IN MY COMRADES, I SEE NO ATHLETES


TMPDOODLE1441385091939Very few occasions have managed to make my old man, Grandpa Richard, as happy as he was while watching television on Tuesday morning.

It was the grand homecoming of Kenyan athletes who had taken no prisoners while representing us at the IAAF championships in Beijing, China. Team Kenya had bestrode the Bird’s Nest like a colossus. We emerged the best after beating our competitors, leaving them more worn-out than my thesaurus.

Shortly after the televised homecoming, however, Grandpa Richard slipped into a pensive mood, prompting me to enquire what the problem was. “It’s the future of our athletics,” he  replied dolefully.

You see, Grandpa Richard is worried that after the team that made history in  Beijing, which clearly took us to the peak of athletics, it might all be downhill for the country henceforth.

This he attributes to the current languid lifestyle choices by modern youth, who are supposed to carry the mantle after the likes of Ezekiel Kemboi and David Rudisha hang their boots.

A closer look inside the life of, say, deputy team captain Vivian Cheruiyot will reveal that she leads a life of strict diet discipline and does not pop into every other fried chicken outlet she comes across.

What about the current crop of comrades? They’re nothing but corpulent barbarians at chicken and chips eateries.

They order a kilo of French fries and ingest the debilitating fats while they burp and fart their way into obesity and chronic heart diseases. Those are the future athletes that Grandpa Richard cannot stomach.

Allegations of doping have been a dark cloud hanging above our win at the IAAF championships, all because of a few elements keen to spoil our country’s name. It’s a good thing that they were smoked out like cigars before the championship.

ALLEGATIONS OF DOPING

My comrades, on the other hand, are all guilty of doping. They’re hopped up on ecstasy, topped up on cannabis sativa and puffing on shisha. No athlete material here.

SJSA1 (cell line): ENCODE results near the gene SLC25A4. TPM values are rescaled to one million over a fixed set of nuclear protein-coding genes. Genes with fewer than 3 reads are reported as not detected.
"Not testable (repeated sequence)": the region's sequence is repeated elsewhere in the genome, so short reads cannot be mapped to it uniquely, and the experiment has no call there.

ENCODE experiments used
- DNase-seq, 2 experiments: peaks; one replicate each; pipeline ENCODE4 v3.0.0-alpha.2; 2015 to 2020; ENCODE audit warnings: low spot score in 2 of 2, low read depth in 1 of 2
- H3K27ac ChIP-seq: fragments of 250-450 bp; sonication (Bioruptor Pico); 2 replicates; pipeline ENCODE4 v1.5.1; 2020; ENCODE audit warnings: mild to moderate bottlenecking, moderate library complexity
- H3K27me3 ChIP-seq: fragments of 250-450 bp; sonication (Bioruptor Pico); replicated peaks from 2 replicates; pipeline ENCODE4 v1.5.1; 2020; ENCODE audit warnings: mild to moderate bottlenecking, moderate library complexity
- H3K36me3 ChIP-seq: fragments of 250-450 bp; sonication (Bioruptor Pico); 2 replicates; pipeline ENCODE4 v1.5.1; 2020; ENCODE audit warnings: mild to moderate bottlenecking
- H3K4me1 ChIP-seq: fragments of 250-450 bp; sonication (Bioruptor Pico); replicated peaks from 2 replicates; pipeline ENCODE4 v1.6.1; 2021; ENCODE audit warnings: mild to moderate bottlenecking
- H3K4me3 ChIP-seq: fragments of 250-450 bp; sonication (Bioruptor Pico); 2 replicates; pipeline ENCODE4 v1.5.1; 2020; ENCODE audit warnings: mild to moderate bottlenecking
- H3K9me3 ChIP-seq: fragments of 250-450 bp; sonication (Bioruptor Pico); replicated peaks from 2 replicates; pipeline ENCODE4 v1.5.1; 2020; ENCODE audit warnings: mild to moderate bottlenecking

With the third-longest throw in history, the YouTube athlete, Julius Yego, is the poster-boy of how the Internet can revolutionise our sporting culture. Sadly, though, instead of engaging in meaningful activities on the Web, my comrades choose to download nefarious pornography and share  “mollis” clips. It’s demeaning and gets my old man’s goat.

Save for rugby, many university sports teams play exactly the same way the students lead their lives — sloppily, haphazardly and without flair. In future, Grandpa predicts, Kenya will have no one willing, or capable, of representing our country in the Olympics. Unless it involves spreading legs somewhere other than on the track field, or it’s the Selfie Olympics. Then we won’t even need any marketing at all. It will be a case where you’re closing the doors and my comrades are flocking in through the windows.

It’s time for my comrades to toughen up and embrace sports for the future of our country.

Lukorito Jones

Lukorito Jones is a columnist and correspondent with Kenya's leading newspaper, Daily Nation. He also dabbles in fiction works at times, hoping to be the next Stephen King. Sometimes he takes time out from writing to perfect his deer-dancing and goat-screaming skills.

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